This is part of a series on inequality and opportunity in America, from the Guardian Newspaper.
“Inequality stems from place itself and is located in the urban neighborhoods that generations of African-Americans have called home. Despite the civil rights gains of the 1960s, there has been little change in the concentrated disadvantage faced by a large number of black families. Sharkey found that over 70 percent of the African-American residents of America’s poorest and and most segregated neighborhoods are the children and grandchildren of those who lived in similar neighborhoods forty years ago. The persistence of intergenerational poverty and economic disadvantage is thus inextricably linked to location and place.”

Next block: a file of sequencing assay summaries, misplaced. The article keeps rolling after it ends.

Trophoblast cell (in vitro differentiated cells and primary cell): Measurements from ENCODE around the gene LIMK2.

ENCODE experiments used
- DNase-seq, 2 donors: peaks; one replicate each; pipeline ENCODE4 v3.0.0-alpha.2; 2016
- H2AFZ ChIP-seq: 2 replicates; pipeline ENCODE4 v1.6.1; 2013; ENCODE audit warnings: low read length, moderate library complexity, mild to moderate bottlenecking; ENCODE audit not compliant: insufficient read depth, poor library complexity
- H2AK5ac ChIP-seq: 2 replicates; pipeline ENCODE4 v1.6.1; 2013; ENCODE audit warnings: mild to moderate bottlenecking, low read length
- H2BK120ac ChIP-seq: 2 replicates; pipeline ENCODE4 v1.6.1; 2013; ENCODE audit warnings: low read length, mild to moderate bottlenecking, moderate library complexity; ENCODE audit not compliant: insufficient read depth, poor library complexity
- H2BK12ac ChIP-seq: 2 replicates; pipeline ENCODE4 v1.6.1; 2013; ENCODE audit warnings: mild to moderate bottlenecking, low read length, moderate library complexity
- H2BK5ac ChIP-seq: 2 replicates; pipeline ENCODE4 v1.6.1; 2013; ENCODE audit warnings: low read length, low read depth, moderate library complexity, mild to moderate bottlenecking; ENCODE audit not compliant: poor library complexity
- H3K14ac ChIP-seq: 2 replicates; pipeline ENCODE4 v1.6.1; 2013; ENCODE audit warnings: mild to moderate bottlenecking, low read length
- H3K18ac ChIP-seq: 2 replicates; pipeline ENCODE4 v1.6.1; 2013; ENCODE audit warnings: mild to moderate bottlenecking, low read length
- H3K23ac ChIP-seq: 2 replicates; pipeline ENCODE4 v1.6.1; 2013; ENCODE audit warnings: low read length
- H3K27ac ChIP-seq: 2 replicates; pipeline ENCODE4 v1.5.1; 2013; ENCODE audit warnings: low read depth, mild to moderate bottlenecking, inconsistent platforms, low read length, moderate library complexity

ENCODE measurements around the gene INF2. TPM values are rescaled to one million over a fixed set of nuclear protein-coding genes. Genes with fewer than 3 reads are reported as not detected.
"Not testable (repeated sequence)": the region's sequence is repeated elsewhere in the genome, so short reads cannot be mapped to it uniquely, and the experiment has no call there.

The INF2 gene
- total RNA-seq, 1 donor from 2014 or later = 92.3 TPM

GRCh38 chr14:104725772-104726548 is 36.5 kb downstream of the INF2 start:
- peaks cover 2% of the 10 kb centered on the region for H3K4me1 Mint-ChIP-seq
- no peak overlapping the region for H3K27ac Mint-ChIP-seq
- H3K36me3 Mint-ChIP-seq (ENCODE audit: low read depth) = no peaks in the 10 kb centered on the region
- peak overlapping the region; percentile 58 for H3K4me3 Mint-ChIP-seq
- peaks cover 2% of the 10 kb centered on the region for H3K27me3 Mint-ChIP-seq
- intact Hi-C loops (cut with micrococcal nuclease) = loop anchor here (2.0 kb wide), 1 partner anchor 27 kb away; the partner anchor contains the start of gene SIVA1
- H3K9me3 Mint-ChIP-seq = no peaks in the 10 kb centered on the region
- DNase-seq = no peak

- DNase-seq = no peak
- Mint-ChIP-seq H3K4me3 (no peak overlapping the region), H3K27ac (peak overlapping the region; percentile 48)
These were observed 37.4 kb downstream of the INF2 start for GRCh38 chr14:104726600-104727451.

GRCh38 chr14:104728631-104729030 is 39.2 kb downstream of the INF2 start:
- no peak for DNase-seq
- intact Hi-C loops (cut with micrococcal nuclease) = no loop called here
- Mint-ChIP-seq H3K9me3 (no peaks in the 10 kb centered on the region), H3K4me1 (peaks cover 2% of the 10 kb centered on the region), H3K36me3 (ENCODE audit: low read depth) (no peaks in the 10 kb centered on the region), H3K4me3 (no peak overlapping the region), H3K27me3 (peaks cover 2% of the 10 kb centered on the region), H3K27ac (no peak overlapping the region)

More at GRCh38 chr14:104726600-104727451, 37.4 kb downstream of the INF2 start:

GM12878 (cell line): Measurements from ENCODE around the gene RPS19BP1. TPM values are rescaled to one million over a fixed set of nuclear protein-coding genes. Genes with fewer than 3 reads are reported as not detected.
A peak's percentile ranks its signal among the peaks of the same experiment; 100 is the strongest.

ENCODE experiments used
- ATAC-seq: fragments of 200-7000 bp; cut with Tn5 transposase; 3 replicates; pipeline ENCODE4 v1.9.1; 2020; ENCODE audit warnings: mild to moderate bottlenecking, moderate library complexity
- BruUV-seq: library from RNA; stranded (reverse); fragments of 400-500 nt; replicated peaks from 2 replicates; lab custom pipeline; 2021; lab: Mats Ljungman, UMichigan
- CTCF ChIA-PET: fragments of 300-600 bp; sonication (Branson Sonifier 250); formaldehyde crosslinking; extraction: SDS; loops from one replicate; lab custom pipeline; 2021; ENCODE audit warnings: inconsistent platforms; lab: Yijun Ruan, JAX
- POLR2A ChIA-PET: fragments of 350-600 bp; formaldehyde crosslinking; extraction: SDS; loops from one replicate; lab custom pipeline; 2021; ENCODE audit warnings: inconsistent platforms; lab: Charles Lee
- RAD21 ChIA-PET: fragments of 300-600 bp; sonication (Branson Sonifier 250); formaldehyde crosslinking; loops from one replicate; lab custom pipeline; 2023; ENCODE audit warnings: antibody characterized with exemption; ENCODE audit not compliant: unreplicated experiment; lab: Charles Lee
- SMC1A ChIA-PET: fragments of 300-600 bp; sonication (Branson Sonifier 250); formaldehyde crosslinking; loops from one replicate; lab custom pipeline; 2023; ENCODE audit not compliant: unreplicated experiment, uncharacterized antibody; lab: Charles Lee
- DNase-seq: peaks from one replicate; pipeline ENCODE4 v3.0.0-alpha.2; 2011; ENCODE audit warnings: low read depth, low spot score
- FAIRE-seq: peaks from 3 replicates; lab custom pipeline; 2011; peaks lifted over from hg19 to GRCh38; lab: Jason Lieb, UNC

- The System Isn’t Broken, It Was Designed That Way: A Critical Analysis of Historical Racial Disadvantage in the Criminal Justice System (thehamptoninstitute.wordpress.com)
- Displacing Poverty (psmag.com)